ABSTRACT: Careful examination of the neonate at delivery can detect anomalies, birth injuries, and disorders that may compromise successful adaptation to extrauterine life. A newborn with one anatomic malformation should be evaluated for associated anomalies. If a newborn is found to have an abdominal wall defect, management includes the application of a warm, moist, and sterile dressing over the defect, decompression of the gastrointestinal tract, aggressive fluid resuscitation, antibiotic therapy, and prompt surgical consultation. Hydroceles are managed conservatively, but inguinal hernias require surgical repair. A newborn with developmental hip dysplasia should be evaluated by an orthopedist, and treatment may require use of a Pavlik harness. The presence of ambiguous genitalia is a medical emergency, and pituitary and adrenal integrity must be established. Early diagnosis of spinal lesions is imperative because surgical correction can prevent irreversible neurologic damage.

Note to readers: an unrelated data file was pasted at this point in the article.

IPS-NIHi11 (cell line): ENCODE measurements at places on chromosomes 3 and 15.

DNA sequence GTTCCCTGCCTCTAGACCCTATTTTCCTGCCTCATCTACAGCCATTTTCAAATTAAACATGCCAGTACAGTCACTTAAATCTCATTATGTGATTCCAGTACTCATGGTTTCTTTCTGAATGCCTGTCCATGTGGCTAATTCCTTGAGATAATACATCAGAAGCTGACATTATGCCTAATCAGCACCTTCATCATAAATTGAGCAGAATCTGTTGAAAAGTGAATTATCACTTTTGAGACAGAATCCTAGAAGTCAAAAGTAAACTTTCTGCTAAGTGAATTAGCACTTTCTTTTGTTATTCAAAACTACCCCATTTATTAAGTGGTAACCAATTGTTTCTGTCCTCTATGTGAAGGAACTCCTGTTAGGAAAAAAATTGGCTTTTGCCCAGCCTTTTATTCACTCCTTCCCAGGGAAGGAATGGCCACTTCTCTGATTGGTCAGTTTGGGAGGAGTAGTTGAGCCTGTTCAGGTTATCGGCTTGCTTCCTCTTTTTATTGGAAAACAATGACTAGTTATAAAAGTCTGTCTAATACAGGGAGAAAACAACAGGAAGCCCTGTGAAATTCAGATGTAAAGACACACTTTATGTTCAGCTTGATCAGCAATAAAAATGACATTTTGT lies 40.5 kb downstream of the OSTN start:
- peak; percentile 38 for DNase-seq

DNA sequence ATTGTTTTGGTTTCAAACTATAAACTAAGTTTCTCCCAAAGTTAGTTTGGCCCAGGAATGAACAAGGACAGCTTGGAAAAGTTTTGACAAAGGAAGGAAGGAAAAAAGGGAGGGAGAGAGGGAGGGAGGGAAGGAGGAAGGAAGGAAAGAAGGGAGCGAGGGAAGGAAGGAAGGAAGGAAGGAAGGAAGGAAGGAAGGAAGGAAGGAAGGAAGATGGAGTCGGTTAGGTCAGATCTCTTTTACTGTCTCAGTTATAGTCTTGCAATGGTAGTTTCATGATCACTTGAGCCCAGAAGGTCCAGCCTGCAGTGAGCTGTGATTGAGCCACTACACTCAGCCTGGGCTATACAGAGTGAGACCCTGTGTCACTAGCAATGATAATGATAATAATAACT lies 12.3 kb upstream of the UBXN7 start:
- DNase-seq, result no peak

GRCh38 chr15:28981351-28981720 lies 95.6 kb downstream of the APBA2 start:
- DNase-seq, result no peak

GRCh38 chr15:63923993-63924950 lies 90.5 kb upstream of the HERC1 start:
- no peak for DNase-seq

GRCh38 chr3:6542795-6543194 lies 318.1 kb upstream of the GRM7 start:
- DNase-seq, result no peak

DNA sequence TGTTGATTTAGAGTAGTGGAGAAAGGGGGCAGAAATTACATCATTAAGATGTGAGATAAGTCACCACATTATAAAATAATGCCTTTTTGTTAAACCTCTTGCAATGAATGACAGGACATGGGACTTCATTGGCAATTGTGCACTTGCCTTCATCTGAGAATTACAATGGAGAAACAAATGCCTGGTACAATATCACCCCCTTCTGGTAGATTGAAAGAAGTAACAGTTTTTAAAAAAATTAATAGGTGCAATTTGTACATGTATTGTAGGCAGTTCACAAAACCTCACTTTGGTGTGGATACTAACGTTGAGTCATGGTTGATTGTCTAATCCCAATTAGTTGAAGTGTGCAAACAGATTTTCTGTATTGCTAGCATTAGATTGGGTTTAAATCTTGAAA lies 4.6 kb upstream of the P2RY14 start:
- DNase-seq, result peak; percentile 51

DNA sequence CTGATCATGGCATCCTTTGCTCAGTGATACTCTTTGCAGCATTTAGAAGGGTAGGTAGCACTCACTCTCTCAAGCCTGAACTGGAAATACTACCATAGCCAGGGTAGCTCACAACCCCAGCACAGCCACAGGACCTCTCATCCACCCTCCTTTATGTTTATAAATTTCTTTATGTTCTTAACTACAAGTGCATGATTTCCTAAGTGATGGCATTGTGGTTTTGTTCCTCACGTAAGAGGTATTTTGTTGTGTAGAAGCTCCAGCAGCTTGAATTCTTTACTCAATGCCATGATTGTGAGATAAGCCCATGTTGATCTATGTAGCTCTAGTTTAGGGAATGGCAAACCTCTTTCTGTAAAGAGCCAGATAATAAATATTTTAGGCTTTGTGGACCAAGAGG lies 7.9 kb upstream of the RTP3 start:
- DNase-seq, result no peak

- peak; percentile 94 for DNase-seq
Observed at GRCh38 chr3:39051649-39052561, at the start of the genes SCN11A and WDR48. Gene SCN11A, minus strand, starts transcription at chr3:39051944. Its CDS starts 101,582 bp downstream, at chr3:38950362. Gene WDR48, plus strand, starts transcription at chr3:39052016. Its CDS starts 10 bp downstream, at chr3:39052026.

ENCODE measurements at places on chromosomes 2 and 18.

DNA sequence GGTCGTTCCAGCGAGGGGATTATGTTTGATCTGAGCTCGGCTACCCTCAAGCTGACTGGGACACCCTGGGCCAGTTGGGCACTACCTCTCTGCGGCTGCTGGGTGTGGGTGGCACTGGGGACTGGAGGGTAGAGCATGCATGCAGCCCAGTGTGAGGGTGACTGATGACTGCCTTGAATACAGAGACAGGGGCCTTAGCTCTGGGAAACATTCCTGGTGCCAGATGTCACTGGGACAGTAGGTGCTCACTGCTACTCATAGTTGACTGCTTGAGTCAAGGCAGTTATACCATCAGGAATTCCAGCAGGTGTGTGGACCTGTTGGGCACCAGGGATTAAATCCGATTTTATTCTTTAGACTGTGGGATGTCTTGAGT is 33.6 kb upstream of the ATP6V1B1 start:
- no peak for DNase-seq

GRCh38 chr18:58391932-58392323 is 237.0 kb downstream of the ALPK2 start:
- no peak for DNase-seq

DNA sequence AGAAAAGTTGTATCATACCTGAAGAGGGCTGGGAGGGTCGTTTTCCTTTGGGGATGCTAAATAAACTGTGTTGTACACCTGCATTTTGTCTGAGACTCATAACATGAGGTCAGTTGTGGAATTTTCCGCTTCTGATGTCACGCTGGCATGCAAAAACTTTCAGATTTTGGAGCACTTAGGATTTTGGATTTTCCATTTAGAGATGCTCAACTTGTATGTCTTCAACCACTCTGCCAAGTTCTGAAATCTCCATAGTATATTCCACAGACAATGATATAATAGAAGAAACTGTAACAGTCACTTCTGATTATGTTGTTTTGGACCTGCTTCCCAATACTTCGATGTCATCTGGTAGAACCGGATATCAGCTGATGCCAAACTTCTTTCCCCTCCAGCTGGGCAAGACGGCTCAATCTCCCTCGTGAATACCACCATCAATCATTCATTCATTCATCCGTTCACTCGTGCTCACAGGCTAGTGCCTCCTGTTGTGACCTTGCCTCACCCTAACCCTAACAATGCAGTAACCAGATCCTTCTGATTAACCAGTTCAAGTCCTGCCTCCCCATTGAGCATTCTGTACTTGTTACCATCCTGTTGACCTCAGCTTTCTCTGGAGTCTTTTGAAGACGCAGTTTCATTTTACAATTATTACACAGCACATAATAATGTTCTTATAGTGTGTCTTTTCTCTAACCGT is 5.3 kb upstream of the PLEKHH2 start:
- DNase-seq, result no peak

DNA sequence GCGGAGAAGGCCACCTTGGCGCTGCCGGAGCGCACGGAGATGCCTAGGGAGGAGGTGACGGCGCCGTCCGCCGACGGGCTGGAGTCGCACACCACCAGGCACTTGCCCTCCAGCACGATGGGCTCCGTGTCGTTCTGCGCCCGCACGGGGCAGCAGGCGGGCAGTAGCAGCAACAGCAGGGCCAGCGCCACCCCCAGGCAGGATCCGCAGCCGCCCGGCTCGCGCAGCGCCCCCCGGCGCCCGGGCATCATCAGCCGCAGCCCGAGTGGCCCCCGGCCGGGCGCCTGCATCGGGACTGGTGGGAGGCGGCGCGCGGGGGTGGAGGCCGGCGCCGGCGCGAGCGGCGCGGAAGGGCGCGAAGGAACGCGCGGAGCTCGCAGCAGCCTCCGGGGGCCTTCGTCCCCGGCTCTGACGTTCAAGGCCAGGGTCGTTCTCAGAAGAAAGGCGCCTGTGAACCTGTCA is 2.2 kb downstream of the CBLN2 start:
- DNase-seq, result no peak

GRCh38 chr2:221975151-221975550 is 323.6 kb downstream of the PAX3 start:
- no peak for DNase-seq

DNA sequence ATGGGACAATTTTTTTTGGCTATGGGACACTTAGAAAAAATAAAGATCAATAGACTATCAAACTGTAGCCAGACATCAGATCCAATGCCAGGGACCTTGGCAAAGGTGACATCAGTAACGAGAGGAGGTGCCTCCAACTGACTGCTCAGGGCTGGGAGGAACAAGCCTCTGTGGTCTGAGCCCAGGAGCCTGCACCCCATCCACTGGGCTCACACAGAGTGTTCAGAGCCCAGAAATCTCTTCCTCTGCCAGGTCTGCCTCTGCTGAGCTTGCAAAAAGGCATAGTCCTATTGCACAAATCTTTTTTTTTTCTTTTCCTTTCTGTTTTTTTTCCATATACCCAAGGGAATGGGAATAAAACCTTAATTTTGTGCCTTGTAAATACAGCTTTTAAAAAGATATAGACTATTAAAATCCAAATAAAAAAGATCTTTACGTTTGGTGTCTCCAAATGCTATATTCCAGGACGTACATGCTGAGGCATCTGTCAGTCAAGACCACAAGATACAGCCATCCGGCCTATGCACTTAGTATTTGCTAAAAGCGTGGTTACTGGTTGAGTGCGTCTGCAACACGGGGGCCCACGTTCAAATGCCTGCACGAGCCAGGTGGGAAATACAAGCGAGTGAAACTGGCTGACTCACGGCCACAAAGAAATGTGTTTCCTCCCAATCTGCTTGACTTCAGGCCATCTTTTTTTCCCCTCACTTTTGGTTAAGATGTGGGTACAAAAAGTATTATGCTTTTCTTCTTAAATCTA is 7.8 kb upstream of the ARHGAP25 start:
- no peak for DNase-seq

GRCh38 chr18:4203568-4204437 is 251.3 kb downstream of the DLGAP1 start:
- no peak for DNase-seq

Neonatal Herpes Simplex Virus Infections - Article

ABSTRACT: Neonatal herpes simplex virus infections can result in serious morbidity and mortality. Many of the infections result from asymptomatic cervical shedding of virus after a primary episode of genital HSV in the third trimester. Antibodies to HSV-2 have been detected in approximately 20 percent of pregnant women, but only 5 percent report a history of symptomatic infection. All primary episodes of HSV and secondary episodes near term or at the time of delivery should be treated with antiviral therapy. If active HSV infection is present at the time of delivery, cesarean section should be performed. Symptomatic and asymptomatic primary genital HSV infections are associated with preterm labor and low-birth-weight infants. The diagnosis of neonatal HSV can be difficult, but it should be suspected in any newborn with irritability, lethargy, fever or poor feeding at one week of age. Diagnosis is made by culturing the blood, cerebrospinal fluid, urine and fluid from eyes, nose and mucous membranes. All newborns suspected to have or who are diagnosed with HSV infection should be treated with parenteral acyclovir.